The Tennessee Legislature recently passed legislation providing that the court now has discretion to waive the requirement that a fiduciary request court approval for a change in the nature of any investment described in a property management plan. See Tenn. Code Ann. § 34-1-115(f). The court may approve a request for such a waiver at a hearing as long as all of the respondent’s heirs at law or beneficiaries had notice of the hearing and an opportunity to be heard regarding the proposed waiver and change of the nature of the investments.

In deciding on whether a waiver should be granted, the Court may consider a number of factors, including the fiduciary’s history as a conservator, the length of the conservatorship, the number of years the fiduciary has acted as a conservator, and any other factors the court deems proper. In addition, the court may require the conservator to obtain professional advice or assistance regarding the investment of excess funds.

If a waiver is approved by the Court, the fiduciary must maintain a minimum balance of funds sufficient to cover the anticipated costs of care of the ward for a minimum of three (3) years and must include in all required accountings a detailed outline of the investments made on behalf of the ward and the current status of those investments.

This legislation also provides that fiduciaries may now invest a ward’s funds in income-producing commercial and residential property in addition to the list of approved investments set forth in Tennessee Code Annotated §§ 35-3-103 – 35-3-11. See Tenn. Code Ann. § 35-3-102.

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Recent Amendments to Statutory Provisions Regarding the Administration of Estates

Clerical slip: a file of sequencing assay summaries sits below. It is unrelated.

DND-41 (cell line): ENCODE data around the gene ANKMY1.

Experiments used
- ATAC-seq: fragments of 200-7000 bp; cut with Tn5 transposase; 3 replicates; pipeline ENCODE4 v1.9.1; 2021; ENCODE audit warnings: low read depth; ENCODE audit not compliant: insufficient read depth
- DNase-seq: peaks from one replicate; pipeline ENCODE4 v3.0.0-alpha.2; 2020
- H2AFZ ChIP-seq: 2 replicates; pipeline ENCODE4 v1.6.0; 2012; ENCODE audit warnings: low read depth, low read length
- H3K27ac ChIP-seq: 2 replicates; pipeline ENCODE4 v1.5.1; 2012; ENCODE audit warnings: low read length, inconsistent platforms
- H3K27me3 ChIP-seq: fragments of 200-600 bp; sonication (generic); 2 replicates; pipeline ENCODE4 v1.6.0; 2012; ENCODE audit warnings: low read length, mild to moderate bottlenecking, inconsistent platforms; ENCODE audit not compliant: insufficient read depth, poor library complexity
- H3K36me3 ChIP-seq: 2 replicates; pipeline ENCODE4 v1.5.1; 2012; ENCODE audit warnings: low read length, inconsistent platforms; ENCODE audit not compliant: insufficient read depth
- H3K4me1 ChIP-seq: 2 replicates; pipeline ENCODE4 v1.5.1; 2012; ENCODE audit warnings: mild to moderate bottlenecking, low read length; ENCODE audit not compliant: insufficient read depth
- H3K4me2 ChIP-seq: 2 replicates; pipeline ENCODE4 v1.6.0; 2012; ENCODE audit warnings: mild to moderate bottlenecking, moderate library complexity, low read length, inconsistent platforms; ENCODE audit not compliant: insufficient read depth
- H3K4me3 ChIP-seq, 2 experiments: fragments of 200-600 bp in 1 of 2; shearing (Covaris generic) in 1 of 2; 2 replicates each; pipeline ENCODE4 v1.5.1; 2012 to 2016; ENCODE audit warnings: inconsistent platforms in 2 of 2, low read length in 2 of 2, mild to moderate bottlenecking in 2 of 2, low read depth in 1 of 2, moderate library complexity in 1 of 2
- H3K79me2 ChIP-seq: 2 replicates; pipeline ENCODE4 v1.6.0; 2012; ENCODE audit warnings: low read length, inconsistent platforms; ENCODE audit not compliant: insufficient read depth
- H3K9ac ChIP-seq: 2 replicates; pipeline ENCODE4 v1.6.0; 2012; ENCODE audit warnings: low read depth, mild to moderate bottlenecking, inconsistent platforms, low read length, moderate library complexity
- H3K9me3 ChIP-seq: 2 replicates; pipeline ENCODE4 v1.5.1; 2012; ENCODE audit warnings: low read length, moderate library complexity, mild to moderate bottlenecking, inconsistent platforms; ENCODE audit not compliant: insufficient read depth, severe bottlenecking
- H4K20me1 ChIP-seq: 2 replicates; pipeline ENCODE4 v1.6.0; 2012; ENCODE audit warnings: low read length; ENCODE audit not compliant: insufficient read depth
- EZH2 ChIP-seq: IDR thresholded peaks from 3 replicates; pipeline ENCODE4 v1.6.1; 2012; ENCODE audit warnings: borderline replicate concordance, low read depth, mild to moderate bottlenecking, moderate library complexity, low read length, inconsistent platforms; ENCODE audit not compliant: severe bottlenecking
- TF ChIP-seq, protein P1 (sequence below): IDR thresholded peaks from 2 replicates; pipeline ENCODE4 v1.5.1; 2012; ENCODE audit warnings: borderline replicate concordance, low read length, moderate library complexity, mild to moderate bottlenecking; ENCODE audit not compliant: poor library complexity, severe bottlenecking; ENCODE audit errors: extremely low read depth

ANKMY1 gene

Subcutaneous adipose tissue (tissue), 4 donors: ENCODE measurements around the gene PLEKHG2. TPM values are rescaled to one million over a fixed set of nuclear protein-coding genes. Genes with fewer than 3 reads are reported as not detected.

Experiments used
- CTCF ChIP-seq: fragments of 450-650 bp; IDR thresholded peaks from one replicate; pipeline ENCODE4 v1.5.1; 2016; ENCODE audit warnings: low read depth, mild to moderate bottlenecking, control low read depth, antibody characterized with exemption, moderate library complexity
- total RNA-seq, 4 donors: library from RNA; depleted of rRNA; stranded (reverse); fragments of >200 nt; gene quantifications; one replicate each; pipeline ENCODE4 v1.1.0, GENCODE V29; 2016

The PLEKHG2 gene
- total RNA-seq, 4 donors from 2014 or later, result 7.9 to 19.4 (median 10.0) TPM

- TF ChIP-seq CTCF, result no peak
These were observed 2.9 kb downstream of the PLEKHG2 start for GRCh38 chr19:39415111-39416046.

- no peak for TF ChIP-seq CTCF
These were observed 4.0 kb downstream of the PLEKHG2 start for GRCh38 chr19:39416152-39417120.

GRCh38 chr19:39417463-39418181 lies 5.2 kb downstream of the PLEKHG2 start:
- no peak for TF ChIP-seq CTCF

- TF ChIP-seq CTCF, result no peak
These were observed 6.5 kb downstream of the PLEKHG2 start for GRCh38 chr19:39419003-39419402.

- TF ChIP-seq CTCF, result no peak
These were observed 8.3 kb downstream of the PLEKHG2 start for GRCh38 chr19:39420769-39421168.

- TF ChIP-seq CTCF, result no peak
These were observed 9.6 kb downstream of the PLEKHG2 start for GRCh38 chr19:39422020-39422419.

Public Chapter 809 (HB2172/SB2254)

Effective Date 4/14/2016

The Tennessee General Assembly recently amended several provisions of Titles 30 and 35 of Tennessee Code Annotated dealing with the administration of estates. First, the amendment allows waivers of otherwise required accountings filed by the distributees of the residue of an estate, which in the past had to be filed with a sworn statement of the distributees, now to be executed with either a sworn statement or with a statement under penalty of perjury. Tenn. Code Ann. § 30-2-601(a)(4)(B). Likewise, the amendment also provides that an executor named in a decedent’s last will and testament may decline to serve as a personal representative by filing a sworn statement or a statement under penalty and perjury with the court. Tenn. Code Ann. § 30-1-112(a). In addition, in light of the fact that no tax is imposed on the estates of decedents dying in 2016 or thereafter, a receipt from the department of revenue is no longer required to be filed for estates where the decedent’s death occurred on January 1, 2016 or later. Tenn. Code Ann. § 30-2-601(b)(1).

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Witness Signatures on a Self-Proving Affidavit May Be Considered Signatures to the Will for Wills Executed Prior to July 1, 2016

Public Chapter 843 (HB1472/SB1560)

Effective Date 4/19/2016

The Tennessee General Assembly recently amended Tenn. Code Ann. § 32-1-104 to rectify the result of In re Chastain , 401 S.W.3d 612 (Tenn. 2012) as to the signatures of attesting witnesses to a will. In Chastain , the Tennessee Supreme Court held that where the decedent failed to sign his will but signed an affidavit of attesting witnesses, the statutory requirement that the testator’s signature be on the will was not met; thus, the will was not valid.